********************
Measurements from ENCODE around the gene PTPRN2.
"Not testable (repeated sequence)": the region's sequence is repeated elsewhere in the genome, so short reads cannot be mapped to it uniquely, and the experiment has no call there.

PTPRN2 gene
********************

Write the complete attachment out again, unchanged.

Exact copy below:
Measurements from ENCODE around the gene PTPRN2.
"Not testable (repeated sequence)": the region's sequence is repeated elsewhere in the genome, so short reads cannot be mapped to it uniquely, and the experiment has no call there.

PTPRN2 gene